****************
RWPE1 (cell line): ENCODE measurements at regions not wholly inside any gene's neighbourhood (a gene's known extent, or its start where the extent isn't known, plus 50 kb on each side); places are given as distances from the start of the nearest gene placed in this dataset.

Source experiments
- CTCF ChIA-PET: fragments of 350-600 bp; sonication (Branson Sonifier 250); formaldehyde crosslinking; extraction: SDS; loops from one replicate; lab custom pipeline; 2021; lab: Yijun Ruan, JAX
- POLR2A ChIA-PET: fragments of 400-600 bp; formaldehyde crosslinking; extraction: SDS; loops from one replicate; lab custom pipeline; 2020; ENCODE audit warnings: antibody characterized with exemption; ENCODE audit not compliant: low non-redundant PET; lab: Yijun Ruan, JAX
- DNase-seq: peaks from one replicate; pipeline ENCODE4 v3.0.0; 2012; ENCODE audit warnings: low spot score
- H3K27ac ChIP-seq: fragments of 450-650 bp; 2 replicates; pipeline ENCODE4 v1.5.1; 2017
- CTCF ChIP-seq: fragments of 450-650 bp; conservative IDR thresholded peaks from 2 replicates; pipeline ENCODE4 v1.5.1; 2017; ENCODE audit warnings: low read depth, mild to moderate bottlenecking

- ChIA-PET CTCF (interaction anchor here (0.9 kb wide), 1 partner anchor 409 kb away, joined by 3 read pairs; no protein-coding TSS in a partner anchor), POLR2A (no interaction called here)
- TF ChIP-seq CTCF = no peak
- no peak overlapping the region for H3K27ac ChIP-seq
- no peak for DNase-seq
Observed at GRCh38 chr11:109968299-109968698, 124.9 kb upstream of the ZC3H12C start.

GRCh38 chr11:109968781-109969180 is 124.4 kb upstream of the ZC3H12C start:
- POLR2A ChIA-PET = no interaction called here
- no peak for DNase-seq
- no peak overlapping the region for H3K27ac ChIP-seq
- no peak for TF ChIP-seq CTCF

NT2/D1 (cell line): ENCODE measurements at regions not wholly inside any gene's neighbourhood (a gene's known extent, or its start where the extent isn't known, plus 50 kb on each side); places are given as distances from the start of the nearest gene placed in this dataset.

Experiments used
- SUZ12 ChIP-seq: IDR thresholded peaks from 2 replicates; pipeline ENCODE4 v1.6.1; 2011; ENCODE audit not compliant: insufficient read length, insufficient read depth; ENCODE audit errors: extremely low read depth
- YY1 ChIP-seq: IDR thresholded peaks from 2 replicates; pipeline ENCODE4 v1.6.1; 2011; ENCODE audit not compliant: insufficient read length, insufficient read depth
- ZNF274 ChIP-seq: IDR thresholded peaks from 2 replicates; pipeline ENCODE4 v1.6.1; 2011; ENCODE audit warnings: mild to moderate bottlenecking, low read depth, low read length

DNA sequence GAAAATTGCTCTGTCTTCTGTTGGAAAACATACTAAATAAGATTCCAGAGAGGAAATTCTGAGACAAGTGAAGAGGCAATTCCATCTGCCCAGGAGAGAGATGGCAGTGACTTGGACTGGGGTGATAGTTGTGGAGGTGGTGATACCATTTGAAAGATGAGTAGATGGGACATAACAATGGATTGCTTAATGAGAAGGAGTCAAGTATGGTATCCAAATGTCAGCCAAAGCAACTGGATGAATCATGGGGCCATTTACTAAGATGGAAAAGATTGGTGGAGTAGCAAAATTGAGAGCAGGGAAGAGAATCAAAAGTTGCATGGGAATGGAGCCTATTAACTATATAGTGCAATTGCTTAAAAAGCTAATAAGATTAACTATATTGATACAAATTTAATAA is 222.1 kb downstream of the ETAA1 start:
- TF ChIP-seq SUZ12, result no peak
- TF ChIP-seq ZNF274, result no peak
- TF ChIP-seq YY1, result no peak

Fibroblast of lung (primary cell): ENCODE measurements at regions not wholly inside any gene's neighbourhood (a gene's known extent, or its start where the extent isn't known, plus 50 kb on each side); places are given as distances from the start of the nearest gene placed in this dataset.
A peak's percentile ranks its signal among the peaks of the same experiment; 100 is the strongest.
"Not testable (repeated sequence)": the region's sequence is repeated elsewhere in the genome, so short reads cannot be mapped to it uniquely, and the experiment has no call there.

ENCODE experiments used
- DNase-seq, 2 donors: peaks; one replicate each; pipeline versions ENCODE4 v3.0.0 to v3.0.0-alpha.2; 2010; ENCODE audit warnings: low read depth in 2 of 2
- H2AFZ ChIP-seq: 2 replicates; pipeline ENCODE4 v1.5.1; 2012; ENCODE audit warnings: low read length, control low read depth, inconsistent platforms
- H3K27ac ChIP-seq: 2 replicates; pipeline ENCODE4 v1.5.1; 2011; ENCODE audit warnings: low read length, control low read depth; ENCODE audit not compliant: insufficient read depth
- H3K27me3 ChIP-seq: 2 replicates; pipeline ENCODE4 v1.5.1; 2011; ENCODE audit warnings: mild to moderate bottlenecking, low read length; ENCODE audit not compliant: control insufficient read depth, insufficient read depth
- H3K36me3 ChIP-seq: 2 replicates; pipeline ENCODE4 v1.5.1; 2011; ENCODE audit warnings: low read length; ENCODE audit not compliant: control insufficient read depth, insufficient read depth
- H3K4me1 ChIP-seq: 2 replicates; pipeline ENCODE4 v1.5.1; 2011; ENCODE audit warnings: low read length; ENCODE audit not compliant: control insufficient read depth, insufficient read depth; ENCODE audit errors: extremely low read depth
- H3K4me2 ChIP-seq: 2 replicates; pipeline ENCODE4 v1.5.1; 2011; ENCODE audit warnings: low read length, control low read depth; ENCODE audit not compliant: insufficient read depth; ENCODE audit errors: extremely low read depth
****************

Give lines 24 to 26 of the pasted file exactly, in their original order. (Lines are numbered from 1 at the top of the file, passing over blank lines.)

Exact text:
- TF ChIP-seq SUZ12, result no peak
- TF ChIP-seq ZNF274, result no peak
- TF ChIP-seq YY1, result no peak